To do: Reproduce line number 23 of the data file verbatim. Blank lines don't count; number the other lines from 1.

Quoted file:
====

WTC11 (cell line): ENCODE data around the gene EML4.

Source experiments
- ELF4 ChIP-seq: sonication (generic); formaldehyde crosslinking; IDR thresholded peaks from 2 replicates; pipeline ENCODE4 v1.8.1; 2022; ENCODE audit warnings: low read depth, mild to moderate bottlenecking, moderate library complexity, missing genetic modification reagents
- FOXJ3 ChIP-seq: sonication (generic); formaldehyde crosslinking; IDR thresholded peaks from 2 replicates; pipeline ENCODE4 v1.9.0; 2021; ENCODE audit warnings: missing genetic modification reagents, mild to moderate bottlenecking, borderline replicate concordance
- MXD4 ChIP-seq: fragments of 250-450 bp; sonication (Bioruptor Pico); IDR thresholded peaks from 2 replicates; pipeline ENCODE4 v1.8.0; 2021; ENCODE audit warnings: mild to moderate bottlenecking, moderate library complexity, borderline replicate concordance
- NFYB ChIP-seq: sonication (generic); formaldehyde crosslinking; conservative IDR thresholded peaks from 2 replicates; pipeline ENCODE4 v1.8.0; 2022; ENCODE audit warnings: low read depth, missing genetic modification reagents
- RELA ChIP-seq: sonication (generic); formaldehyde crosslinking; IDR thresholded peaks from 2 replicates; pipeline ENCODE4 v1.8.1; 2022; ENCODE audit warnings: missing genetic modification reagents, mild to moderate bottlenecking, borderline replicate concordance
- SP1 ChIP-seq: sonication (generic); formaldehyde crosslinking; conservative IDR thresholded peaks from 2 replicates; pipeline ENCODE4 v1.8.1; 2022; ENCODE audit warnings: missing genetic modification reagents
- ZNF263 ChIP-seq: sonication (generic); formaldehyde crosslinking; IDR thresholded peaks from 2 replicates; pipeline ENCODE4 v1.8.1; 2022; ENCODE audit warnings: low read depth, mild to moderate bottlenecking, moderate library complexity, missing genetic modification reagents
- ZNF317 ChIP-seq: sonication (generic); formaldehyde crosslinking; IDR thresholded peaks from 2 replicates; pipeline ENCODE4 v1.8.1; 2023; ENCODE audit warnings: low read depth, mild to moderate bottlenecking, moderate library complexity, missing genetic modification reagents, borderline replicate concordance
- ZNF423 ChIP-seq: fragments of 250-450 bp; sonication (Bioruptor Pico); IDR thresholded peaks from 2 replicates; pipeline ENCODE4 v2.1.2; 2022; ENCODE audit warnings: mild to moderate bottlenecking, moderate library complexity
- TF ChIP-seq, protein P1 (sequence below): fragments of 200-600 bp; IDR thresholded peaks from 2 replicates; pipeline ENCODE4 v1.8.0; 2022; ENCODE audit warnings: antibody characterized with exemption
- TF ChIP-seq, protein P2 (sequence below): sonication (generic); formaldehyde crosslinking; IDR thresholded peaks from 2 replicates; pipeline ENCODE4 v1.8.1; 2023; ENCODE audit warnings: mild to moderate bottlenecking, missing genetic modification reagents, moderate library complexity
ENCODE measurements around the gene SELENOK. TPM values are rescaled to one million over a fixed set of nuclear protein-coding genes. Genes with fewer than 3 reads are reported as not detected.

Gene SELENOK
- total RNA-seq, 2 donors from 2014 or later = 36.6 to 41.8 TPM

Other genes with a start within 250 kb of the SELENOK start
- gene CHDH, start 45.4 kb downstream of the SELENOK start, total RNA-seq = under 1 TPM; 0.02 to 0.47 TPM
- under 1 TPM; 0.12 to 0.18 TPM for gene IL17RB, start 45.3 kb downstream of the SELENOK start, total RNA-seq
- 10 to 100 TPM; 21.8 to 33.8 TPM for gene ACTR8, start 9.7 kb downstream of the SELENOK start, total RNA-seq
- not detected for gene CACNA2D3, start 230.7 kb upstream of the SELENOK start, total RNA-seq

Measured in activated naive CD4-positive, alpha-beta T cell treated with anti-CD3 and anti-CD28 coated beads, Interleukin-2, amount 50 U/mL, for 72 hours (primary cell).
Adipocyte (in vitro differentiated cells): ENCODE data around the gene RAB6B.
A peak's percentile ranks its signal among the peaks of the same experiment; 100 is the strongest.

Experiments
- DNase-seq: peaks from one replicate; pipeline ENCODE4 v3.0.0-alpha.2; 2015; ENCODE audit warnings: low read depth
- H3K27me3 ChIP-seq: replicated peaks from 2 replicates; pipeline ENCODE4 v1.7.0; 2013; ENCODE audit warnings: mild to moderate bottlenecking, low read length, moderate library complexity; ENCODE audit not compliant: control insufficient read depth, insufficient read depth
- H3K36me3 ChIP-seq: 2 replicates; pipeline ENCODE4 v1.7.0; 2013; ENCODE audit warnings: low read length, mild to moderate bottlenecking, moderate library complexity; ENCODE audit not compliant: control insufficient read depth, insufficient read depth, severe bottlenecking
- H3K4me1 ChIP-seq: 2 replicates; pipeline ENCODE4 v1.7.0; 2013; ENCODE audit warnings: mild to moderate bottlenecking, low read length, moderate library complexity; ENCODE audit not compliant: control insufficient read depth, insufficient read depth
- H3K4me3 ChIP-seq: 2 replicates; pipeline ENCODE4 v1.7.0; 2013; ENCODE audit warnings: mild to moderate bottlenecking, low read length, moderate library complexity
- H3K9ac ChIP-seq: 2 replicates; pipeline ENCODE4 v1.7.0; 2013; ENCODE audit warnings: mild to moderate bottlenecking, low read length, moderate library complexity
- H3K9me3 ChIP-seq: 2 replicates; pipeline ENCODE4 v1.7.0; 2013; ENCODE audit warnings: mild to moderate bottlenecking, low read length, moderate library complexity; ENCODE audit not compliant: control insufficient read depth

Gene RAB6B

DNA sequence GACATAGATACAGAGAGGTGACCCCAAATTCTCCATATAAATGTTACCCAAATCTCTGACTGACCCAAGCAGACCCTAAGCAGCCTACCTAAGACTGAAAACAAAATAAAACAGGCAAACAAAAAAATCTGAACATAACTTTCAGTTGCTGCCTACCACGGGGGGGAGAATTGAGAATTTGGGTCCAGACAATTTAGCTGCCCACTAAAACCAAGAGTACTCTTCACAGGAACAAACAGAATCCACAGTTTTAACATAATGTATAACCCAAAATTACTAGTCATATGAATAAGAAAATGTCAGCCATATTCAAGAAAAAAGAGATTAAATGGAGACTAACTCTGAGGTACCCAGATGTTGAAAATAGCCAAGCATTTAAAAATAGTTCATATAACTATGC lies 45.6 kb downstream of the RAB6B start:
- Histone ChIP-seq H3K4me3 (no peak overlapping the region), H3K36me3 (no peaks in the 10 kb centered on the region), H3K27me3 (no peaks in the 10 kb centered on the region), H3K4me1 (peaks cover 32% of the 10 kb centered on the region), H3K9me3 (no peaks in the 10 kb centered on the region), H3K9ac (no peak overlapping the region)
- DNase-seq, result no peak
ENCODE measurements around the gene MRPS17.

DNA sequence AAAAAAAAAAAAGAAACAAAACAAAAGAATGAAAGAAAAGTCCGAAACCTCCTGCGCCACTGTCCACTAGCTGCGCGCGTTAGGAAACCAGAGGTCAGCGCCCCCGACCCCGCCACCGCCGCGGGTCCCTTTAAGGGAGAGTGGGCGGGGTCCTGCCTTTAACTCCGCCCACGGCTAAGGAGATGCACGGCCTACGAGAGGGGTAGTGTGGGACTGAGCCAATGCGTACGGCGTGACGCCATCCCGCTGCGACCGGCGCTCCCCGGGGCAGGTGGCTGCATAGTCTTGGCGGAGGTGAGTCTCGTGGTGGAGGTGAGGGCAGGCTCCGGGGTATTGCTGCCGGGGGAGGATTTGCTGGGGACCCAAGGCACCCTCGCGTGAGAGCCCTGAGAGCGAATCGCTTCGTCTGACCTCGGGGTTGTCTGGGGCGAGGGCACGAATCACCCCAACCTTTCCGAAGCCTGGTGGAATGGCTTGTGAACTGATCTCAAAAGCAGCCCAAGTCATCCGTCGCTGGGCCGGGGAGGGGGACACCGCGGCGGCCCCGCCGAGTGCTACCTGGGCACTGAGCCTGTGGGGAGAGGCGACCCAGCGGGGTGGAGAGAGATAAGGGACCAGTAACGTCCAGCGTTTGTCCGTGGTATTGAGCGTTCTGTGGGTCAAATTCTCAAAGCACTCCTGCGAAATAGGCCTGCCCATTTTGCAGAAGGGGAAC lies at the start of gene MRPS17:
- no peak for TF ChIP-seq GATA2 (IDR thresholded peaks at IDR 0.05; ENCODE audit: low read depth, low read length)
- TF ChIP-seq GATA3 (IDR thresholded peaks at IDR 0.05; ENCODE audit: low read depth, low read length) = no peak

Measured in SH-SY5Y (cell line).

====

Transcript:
Adipocyte (in vitro differentiated cells): ENCODE data around the gene RAB6B.